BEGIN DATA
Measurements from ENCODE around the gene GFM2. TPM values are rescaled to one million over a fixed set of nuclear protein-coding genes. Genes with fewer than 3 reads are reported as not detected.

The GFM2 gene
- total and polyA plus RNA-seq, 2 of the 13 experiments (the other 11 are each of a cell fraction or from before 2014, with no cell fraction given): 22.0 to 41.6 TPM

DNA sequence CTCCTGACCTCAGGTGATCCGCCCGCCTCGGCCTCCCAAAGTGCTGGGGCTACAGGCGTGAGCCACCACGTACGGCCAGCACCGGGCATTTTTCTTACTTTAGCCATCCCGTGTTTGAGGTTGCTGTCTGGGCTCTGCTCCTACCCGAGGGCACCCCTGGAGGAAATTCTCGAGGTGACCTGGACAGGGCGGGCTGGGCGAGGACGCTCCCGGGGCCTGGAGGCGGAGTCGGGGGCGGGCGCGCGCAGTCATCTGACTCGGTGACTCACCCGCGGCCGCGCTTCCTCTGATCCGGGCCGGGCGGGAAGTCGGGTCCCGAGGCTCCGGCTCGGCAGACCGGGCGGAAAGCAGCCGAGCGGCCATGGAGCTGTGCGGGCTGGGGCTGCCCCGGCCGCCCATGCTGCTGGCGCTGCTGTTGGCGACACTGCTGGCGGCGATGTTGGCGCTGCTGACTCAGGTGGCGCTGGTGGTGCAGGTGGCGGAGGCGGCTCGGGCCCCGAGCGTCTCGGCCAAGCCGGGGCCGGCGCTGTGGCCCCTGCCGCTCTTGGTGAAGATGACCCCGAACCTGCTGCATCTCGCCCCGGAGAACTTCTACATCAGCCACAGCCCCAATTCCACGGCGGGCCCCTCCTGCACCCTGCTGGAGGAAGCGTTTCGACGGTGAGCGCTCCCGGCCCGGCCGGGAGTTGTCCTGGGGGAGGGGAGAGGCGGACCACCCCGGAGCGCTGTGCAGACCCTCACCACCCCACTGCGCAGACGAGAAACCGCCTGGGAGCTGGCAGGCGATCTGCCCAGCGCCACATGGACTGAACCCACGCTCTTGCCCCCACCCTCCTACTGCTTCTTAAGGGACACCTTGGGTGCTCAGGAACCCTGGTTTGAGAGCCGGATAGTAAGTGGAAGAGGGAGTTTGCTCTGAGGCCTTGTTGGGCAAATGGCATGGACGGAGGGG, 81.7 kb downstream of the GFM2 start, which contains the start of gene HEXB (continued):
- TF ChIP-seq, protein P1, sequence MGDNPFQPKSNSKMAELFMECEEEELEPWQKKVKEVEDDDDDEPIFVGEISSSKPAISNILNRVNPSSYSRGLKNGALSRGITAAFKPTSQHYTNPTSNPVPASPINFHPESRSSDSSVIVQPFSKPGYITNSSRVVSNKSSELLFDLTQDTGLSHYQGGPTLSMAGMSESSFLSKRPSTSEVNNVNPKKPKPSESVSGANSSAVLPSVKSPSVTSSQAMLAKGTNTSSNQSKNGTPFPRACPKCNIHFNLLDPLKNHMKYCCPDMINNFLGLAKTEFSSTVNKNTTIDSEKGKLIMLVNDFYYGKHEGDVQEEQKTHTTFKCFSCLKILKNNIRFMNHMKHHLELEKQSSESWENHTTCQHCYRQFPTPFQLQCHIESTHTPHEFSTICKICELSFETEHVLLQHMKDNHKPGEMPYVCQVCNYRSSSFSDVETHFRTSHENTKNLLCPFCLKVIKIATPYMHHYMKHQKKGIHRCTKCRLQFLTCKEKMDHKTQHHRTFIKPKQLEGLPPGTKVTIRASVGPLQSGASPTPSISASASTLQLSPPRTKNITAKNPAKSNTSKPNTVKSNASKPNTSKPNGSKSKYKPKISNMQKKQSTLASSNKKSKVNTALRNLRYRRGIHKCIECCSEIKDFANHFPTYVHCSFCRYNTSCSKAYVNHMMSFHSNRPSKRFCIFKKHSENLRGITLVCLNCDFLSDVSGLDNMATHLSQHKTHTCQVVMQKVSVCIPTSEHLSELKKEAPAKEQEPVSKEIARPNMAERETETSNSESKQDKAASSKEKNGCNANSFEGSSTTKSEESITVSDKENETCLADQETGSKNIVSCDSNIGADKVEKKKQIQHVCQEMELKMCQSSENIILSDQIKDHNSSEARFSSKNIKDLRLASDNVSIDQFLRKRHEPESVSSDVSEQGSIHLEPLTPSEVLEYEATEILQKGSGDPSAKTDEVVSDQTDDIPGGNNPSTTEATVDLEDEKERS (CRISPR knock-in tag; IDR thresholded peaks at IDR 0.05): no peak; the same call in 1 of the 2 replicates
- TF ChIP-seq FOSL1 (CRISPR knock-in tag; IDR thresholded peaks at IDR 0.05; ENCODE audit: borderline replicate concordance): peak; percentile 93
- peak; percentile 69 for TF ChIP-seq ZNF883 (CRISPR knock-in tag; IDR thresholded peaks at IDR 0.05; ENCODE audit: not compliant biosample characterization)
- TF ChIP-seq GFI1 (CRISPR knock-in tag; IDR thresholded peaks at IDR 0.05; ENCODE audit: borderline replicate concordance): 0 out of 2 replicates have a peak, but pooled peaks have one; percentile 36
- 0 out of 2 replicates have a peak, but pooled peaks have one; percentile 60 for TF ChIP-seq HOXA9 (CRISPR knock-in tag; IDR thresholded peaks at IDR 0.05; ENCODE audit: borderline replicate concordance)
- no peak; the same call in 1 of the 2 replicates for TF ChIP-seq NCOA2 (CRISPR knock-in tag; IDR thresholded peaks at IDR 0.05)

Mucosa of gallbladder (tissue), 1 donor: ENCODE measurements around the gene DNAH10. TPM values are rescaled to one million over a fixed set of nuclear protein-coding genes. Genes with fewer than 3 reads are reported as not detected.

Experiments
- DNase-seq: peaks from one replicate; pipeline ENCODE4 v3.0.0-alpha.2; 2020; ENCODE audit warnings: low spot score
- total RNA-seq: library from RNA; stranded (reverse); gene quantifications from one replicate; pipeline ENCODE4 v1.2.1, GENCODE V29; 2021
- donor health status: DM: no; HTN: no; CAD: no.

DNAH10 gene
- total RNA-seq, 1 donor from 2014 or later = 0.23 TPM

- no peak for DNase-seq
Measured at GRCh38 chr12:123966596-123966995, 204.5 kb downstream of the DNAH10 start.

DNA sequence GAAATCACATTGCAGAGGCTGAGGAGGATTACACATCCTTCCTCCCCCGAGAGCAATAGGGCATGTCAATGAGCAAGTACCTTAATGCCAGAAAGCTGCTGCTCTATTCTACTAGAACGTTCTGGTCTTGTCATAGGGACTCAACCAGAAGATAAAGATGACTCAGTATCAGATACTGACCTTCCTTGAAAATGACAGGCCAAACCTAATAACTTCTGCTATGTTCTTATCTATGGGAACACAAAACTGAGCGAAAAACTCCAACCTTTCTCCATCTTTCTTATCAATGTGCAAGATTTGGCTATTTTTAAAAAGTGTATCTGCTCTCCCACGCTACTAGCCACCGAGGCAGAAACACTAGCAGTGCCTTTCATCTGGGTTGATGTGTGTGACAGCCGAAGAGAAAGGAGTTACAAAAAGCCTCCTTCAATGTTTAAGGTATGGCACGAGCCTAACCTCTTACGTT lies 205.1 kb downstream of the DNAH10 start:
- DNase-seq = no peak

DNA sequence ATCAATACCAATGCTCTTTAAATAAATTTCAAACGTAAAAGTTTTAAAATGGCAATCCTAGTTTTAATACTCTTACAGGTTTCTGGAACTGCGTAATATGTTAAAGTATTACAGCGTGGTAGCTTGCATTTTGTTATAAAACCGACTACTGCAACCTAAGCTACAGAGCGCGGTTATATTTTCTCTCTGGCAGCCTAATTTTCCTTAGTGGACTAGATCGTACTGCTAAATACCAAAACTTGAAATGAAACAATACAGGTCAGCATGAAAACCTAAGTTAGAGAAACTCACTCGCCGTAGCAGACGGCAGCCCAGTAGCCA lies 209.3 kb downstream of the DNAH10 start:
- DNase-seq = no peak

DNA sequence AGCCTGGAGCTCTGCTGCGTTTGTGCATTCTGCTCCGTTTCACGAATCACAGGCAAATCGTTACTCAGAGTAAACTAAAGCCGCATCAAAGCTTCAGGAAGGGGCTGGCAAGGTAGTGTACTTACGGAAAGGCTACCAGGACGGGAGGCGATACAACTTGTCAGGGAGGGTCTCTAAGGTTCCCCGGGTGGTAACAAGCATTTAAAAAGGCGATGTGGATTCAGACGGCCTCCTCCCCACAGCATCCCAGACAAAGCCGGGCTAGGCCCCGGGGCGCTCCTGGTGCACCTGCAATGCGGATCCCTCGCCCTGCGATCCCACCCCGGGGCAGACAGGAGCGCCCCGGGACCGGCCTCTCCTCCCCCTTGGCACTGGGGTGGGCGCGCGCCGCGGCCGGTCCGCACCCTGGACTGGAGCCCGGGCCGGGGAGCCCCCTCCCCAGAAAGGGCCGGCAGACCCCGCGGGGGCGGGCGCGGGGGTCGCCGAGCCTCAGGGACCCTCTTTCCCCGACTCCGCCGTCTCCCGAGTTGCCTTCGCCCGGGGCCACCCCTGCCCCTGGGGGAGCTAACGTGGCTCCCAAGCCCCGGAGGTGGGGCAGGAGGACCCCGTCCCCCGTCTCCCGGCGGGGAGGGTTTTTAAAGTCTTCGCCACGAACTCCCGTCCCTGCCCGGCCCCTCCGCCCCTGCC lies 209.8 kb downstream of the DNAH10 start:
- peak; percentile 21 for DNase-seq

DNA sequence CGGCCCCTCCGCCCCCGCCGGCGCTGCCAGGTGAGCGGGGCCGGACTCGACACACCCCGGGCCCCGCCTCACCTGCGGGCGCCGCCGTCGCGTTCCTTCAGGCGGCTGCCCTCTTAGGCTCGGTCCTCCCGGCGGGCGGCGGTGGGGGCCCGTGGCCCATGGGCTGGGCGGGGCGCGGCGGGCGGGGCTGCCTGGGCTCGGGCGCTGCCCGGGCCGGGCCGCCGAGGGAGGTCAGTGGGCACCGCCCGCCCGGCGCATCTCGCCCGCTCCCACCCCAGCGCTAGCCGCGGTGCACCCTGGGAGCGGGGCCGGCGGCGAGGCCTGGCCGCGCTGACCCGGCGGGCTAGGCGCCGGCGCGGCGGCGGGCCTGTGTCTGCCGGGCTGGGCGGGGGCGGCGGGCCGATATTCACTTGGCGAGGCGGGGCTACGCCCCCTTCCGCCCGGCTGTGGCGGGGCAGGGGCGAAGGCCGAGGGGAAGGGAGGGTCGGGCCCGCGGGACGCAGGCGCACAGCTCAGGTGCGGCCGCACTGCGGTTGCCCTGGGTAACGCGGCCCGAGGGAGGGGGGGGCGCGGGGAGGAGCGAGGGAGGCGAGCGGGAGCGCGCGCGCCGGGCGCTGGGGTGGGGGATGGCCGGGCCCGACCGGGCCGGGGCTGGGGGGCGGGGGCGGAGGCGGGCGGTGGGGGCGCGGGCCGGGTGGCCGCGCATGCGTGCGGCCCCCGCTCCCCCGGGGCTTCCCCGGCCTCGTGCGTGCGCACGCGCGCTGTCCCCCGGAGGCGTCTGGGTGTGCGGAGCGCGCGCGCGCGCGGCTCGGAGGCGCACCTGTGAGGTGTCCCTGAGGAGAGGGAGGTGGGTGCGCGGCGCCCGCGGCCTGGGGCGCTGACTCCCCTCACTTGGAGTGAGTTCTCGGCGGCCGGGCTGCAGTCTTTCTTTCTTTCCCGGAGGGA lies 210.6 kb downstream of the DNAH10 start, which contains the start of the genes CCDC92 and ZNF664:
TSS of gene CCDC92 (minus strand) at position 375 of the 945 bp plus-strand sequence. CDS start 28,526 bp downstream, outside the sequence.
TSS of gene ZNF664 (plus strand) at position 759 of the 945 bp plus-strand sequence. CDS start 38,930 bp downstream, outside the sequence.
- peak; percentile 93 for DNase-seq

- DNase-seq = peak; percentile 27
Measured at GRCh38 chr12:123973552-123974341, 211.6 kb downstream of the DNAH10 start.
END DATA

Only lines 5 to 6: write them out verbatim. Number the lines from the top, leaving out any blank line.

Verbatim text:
- TF ChIP-seq, protein P1, sequence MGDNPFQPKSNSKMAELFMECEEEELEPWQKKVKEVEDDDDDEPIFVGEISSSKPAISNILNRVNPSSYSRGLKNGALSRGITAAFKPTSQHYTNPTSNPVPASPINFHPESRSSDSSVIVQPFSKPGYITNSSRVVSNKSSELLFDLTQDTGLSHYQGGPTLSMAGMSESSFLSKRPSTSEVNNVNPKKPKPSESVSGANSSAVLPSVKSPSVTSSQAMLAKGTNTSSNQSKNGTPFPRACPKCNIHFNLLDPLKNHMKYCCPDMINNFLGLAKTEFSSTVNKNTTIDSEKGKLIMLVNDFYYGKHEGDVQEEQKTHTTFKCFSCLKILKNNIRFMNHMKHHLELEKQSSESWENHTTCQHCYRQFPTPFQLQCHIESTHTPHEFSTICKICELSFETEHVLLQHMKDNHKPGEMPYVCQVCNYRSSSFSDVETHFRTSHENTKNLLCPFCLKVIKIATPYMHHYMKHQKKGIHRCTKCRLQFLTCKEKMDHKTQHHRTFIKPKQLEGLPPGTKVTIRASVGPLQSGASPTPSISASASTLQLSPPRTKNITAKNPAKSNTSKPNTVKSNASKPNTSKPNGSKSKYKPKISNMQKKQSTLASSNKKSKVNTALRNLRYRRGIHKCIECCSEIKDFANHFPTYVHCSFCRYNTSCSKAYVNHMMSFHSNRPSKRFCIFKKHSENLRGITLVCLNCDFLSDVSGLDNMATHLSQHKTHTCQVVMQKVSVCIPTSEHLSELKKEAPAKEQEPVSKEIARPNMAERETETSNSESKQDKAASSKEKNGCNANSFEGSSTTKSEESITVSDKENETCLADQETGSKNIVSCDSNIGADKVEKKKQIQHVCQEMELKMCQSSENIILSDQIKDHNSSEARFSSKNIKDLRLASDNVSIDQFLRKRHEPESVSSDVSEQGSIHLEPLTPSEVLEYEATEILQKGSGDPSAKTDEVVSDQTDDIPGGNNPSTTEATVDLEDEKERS (CRISPR knock-in tag; IDR thresholded peaks at IDR 0.05): no peak; the same call in 1 of the 2 replicates
- TF ChIP-seq FOSL1 (CRISPR knock-in tag; IDR thresholded peaks at IDR 0.05; ENCODE audit: borderline replicate concordance): peak; percentile 93